Thursday, July 30, 2009

I've often suspected that there was some "cooking the books" involved in the reported CrimeStats provided by the Winnipeg City Police and dutifully reported by the local media. The decreases in some categories of crime have seemed to be too good to be true. If one were to extrapolate from what has been published one would hazard a guess that in 5 years the city police would have little else to do besides hunt down all those vicious jaywalkers and those who spit on the street. The reality is something different than the picture portrayed by the CrimeStats.

There are many ways of lying with statistics. Perhaps the most common way for such projects as CrimeStats is to change definitions in midstream. This can work both ways. Not only can numbers be erased by removing certain acts from the definitions of incident (to make the police look good). Should there be sufficient political pressure and the promise of increased funding other categories can be artificially inflated. The issue of "street gangs" which is in the news recently here in Winnipeg would be an easy target. How many kids are in "street gangs" depends upon your definition of such, and by manipulating the definition you can easily produce a number 10 times higher than the previous one (and, of course, show success in subsequent years-after the money has been doled out- by gradually shrinking the definition).

Here is one example from the Winnipeg Copwatch site of how one category of crime, sexual assault, has had its definition altered. There is also a link to a petition to change the definition back to the previous one where when the victim knows the attacker it is still considered sexual assault. It's an interesting and actually troubling way for stats to be cooked.

CrimeStat no longer recognizes sexual assault where the attacker is known to the victim:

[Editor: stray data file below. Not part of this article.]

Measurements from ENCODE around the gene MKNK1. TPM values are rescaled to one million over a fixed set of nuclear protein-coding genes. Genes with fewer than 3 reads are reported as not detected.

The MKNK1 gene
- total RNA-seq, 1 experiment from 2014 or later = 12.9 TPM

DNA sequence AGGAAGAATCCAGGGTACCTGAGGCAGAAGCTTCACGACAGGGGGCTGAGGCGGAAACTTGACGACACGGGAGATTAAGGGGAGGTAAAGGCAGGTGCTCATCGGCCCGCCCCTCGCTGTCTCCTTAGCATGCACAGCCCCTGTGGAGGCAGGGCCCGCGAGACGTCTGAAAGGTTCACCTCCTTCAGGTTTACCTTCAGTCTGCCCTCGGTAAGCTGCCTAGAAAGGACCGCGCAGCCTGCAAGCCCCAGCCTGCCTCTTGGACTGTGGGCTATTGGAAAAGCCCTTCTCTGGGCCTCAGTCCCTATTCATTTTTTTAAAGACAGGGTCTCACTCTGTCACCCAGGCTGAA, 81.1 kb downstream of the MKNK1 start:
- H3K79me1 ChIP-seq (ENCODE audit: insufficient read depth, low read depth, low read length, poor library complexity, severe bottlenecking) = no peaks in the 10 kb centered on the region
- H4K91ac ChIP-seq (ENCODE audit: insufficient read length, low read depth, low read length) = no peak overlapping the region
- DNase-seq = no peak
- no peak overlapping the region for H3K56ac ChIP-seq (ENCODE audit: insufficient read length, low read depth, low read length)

The M.s. Citizenship Feminist Collective is encouraging people to sign a petition to return the definition of sexual assault on the police’s CrimeStat service to one that includes attacks where the perpetrator is known to the victim.

“As of January 1 2008, Winnipeg Police Services’ CrimeStat service changed the definition of sexual assault to ‘an offence that combines the components of assault with circumstances of a sexual nature where the suspect is not known to the victim’ (emphasis added) from the definition based on the Criminal Code which includes sexual assaults where the suspect is known or unknown to the victim. Over 78% of assault in Winnipeg is perpetrated by a suspect known to the victim (Statistic found in ‘Mean Streets?’ Comak, Chopyk and Wood, p.7). This definition change is not in line with Crimestat’s stated principles of disseminating accurate information and promoting transparency and accountability. Winnipeg is the only Canadian city which reports on sexual assaults in this way (As reported by Gabrielle Giroday in the article “ Board wants police website to report all sexual assaults” in the Winnipeg Free Press, May 29, 2009).

We believe that finding holistic and effective solutions to domestic and sexual abuse begins with being given accurate information.
Please go to the Winnipeg CopWatch site to add your name to the following petition.
We the undersigned, demand that Crimestat and Winnipeg Police Services restore the original definition to include those sexual assaults perpetrated by someone known to the victim. We believe that finding holistic and effective solutions to domestic and sexual abuse begins with being given accurate information.

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